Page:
Should My Deposit be put into Escrow?
If you have ever engaged in a real estate transaction before, you have probably heard of the word escrow and even used an escrow agent. However, if you are new to real estate, it is essential that you understand what the word escrow means and further what escrow is all about. To learn more about escrow, you should consult with an attorney. Our Orlando Real Estate Attorneys from the law office Nishad Khan P.L. have wide knowledge in the field of real estate and can offer you all of the information and guidance you require on escrows and escrow agents.
What does escrow mean?
In most real estate transactions, parties to the transaction often require a demonstration of a commitment through the payment of a deposit. Therefore, one of the common clauses with real estate contracts is the clause on deposits. While some parties are often agreeable to making the required deposit. For some, the level of trust that the opposite party will meet his or her contractual obligations is usually low. Therefore, most parties tend to be reluctant to meet the provisions regarding the deposits within the agreement.
In an effort to address the dilemma that befalls both sellers and buyers on either party’s seriousness to meet his or her contractual obligations, it is recommended that a deposit be paid by the buyer and that such deposit be held by an escrow agent in an escrow account. The salient rule about escrow accounts is that they are held by a third party and not the seller or the buyer. The third-party can be a real estate brokerage, a title agent or an attorney. With the competence and professionalism that our Orlando Real Estate Lawyer presents, you can trust that your deposit is held by an attorney who is ready to stick to the fiduciary duty owed to the parties throughout the transaction. Every aspect of real estate transactions has its legal framework, and the same applies to escrows.
With the help of our Real Estate Attorney in Orlando, you will be able to learn the following:
Timeframe to deposit the required amount of money into the escrow account
In a scenario where the payment of an escrow deposit is required, the contract will direct the buyer to deposit the moneys with a mutually designated third-party escrow agent. The contract will also provide the amount of the deposit that will need to be paid into escrow and the specific timeframe for when such deposit will need to be paid into escrow. In this circumstance, it is important for the buyer to pay attention to the specific timeframe for when the deposit will need to be paid and to ensure that he or she adheres to that specific timeframe. Paying attention to whether the timeframe consists of business days versus calendar days is very important. If the contract calls for the deposit to be paid into escrow within a certain amount of business days, the contract should also include a definition of what constitutes a “business day”. For example, does the term “business days” include holidays? If so, would it be a federal holiday, a state holiday or a bank holiday? Getting clarification on these types of provisions will help to ensure that any moneys paid into escrow do not later become the subject of an escrow dispute. Therefore, to avoid scenarios where a deposit paid into escrow later becomes the subject of an escrow dispute, it is always advisable that you are in constant consultation with Real Estate Lawyer in Orlando from the law office of Nishad Khan P.L.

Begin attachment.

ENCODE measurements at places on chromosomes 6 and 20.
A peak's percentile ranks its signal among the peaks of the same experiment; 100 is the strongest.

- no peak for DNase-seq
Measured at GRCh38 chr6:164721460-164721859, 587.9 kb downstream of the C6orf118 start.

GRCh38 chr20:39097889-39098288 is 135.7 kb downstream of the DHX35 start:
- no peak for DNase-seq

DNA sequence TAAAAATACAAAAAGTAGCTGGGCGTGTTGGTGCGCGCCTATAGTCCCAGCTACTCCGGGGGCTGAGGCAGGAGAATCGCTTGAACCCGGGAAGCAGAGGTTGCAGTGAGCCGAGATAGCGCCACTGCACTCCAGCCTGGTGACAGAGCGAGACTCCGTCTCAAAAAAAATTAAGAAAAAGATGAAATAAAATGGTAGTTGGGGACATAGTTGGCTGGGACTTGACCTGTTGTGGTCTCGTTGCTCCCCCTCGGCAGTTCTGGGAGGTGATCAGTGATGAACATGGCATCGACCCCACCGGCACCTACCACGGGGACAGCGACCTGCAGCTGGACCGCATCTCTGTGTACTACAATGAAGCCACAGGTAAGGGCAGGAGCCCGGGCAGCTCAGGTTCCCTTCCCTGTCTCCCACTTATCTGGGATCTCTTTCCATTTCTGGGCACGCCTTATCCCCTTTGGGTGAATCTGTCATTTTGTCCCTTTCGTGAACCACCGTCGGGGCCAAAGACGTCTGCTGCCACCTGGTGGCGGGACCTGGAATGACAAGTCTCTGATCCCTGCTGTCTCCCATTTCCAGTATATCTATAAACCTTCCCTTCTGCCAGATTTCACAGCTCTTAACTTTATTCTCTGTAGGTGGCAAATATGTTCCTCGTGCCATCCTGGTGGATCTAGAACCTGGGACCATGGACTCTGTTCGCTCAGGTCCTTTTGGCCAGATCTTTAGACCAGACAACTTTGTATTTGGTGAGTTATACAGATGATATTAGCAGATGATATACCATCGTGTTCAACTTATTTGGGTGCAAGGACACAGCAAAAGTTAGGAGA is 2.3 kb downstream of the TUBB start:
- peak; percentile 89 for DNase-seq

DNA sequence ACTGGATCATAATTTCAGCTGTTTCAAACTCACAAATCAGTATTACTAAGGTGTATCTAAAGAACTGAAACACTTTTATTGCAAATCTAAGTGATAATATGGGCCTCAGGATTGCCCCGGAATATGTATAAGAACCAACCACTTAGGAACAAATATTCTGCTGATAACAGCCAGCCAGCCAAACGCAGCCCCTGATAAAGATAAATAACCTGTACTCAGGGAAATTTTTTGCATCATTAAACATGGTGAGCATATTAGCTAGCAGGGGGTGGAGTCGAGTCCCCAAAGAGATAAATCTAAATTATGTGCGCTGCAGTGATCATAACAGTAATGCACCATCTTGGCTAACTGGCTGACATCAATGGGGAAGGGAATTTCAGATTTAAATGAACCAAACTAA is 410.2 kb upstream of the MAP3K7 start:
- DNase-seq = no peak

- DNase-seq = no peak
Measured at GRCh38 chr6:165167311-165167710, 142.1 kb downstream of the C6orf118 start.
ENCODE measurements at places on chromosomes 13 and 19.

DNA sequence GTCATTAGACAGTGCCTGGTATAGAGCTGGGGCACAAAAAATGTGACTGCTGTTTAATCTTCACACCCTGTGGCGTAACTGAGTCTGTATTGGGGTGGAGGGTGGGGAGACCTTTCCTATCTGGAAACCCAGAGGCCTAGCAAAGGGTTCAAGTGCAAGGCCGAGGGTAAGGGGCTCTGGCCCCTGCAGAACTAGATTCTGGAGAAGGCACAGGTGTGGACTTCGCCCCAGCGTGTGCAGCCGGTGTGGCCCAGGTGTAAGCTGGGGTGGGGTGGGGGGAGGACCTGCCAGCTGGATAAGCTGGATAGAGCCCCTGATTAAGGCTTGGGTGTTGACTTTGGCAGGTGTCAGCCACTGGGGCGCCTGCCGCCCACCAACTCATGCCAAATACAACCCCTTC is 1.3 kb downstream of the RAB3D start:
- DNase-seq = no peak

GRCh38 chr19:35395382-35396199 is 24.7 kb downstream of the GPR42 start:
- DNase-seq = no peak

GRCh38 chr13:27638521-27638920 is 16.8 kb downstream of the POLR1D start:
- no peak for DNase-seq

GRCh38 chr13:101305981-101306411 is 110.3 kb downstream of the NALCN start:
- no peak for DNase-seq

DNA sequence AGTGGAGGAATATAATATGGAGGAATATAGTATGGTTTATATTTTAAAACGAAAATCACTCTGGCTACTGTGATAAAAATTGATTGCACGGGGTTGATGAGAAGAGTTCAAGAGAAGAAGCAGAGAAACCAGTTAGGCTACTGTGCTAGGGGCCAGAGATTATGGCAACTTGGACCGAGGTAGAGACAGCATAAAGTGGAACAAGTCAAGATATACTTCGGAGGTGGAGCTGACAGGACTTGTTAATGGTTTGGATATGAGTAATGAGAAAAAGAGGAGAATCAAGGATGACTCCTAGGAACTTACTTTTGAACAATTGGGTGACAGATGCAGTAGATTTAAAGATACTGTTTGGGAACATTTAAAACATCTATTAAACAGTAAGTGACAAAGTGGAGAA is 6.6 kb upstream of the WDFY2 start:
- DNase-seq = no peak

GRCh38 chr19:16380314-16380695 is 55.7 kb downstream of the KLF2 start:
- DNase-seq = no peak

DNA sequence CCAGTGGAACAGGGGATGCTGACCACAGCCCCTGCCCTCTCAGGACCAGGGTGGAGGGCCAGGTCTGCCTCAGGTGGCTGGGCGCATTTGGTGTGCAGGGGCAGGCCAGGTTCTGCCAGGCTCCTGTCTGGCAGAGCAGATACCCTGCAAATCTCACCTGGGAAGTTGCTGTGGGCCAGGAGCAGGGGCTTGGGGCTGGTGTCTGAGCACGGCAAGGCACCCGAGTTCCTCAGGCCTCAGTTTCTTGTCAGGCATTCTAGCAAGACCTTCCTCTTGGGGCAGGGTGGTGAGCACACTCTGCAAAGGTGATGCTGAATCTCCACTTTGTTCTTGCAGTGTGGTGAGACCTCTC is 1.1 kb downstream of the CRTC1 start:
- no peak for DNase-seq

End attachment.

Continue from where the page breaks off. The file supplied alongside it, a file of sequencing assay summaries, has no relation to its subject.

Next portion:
Escrow disputes and disbursements
Like in any other transaction, a dispute might arise concerning an escrow account, an example being where either party fails to meet their contractual obligations while the other party remains ready, willing and able to meet their contractual obligations. Generally, it is the contract that will act as the roadmap as to how the escrowed funds are to be handled in the event of an escrow dispute. Per the terms of the contract, some requirements may need to be met for the escrowed funds to be released from the escrow account after a dispute has been reported. For example, the contract may require the escrow agent to receive non-conflicting instructions on the disbursement of the deposit from both the buyer and seller, which will need to be in writing and signed by both parties. Our Real Estate Lawyer in Orlando FL is well aware of how to address escrow disputes. If the dispute escalates to court and the escrowed funds are deposited into the court registry, our team of competent Orlando Real Estate Attorneys can help you with your escrow dispute claim.